The North Sea oil and gas industry is on track to meet early emissions reduction targets, according to new analysis from the North Sea Transition Authority (NSTA).
The organisation, formerly known as the Oil and Gas Authority, said the sector posted cuts of more than one fifth between 2018 and 2021.
Analysis from the latest Emissions Monitoring Report, released on Wednesday, showed greenhouse gas emissions were slashed by an estimated 14.6% to 14.3 million tonnes of carbon dioxide equivalent (CO2e) last year.
This adds up to an overall reduction of 21.5% since 2018.
The NSTA says bold measures will be required to hit the goal of halving emissions by 2030, with the upgrading of platforms to run on clean electricity, rather than gas or diesel, being “essential”.
It says that without such action, targets agreed on as part of the North Sea Transition Deal (NSTD) will not be delivered.
Meeting the targets is the “absolute minimum” the organisation expects from the oil and gas industry, it said.
Dr Andy Samuel, chief executive of the NSTA, said: “The industry has made impressive progress on reducing emissions during a turbulent period marked by a global pandemic and unprecedented price volatility.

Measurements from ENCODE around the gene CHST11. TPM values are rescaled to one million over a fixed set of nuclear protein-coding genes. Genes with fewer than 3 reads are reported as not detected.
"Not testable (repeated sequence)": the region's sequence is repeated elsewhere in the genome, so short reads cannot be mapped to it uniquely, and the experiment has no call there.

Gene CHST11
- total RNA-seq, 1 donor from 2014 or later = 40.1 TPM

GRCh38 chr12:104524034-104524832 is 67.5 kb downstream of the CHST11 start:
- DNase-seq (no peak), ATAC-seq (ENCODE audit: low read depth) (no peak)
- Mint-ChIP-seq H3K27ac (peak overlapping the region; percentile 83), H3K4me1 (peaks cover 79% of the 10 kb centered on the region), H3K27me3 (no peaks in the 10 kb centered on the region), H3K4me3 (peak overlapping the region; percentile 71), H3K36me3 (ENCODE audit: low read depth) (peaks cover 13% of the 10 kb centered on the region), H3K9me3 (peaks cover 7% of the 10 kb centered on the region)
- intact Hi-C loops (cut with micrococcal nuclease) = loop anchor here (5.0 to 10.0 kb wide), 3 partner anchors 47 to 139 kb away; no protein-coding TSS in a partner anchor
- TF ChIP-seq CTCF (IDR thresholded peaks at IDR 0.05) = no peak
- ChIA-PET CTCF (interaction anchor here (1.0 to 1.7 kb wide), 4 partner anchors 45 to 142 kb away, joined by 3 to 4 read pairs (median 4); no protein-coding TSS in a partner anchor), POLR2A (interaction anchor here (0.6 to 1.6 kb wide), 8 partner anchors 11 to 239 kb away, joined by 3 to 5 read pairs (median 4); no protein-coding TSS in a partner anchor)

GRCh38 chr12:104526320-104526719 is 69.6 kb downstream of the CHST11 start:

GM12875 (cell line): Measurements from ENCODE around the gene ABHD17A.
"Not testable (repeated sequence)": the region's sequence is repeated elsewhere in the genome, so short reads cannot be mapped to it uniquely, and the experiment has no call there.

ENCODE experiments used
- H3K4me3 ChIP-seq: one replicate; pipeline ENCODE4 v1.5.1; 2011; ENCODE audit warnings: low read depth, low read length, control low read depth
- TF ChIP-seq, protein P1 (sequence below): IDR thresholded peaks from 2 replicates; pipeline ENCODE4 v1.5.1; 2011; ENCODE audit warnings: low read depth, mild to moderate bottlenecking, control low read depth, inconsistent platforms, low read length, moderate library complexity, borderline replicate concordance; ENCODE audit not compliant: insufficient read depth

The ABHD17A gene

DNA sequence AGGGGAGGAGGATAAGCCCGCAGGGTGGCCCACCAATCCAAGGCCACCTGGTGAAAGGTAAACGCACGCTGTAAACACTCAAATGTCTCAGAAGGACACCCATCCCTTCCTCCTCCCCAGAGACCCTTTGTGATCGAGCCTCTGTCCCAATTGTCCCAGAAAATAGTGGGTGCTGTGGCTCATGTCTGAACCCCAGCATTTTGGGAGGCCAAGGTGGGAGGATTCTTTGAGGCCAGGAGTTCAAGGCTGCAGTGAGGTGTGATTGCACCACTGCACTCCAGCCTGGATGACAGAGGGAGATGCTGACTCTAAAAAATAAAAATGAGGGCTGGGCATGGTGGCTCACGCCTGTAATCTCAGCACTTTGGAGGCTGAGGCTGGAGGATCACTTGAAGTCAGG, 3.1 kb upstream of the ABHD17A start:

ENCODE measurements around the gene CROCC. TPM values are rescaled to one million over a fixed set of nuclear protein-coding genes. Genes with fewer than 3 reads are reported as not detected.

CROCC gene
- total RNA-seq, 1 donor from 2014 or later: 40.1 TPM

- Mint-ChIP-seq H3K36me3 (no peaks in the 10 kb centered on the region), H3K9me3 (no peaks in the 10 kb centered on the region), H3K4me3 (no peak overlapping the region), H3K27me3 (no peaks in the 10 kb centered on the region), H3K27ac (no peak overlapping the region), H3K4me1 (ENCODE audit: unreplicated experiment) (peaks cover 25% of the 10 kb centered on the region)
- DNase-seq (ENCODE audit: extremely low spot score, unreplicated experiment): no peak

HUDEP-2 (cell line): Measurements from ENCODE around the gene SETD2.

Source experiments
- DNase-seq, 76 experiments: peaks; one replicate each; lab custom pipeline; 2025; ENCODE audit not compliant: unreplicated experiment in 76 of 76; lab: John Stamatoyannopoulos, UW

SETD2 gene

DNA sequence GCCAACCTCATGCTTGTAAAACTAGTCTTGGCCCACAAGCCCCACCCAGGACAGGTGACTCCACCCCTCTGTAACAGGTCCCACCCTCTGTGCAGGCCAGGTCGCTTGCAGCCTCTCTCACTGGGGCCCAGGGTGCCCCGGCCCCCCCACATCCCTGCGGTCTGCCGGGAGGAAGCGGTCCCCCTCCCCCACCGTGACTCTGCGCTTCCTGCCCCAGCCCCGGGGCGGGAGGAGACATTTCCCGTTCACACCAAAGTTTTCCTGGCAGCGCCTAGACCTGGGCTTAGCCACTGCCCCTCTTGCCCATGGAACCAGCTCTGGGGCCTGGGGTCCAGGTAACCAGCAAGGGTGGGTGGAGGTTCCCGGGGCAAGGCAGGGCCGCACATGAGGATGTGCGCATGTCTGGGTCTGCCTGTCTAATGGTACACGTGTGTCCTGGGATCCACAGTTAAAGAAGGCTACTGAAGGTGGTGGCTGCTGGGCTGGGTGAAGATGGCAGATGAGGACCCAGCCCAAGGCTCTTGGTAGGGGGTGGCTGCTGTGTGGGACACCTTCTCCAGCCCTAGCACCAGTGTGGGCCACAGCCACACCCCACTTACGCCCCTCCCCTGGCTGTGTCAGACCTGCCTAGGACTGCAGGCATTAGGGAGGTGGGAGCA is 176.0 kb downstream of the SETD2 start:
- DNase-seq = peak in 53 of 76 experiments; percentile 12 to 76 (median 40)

“Energy security is more sharply in focus than ever and the NSTA is working closely with industry and government to bring new oil and gas projects online and bolster UK energy supply. This vital work sits alongside emissions reduction goals.
“The NSTA will continue to hold industry to account to make sure it delivers on, and surpasses, its targets.
“The excellent progress on flaring is another example of our sharp focus on performance combining to good effect with rapid industry action to support emissions reductions and energy security.
“As a result, flaring has been on a declining trend since 2018 and the reductions achieved in 2021 alone were equivalent to the annual gas demand of 130,000 UK homes.”
However, environmental campaigners have accused the authority of focusing “solely on the emissions from producing UK oil and gas”.
Friends of the Earth Scotland criticised the report for failing to mention “the far greater amount of climate changing pollution from burning the oil and gas”.
Campaigner Ryan Morrison said: “The North Sea Transition Authority might want to pat itself on the back but they are fiddling while the planet burns.
“Their focus on the emissions from getting oil out of the ground intentionally ignores and obscures the far greater climate impact of burning the oil and gas that is produced.
“The irony should not be lost on anyone that as the fossil fuel industry thinks about attaching wind turbines to oil platforms, they are also pushing to drill every last drop of oil and gas. Worse still, this report shows that the pollution from each barrel is higher than the majority of other countries and has actually increased in the last year.
“Both climate science and energy experts are crystal clear that there can be no new oil or gas developments if we want to stay within the agreed limits of global temperature rises, no matter how much the industry tinkers around the edges of North Sea emissions.”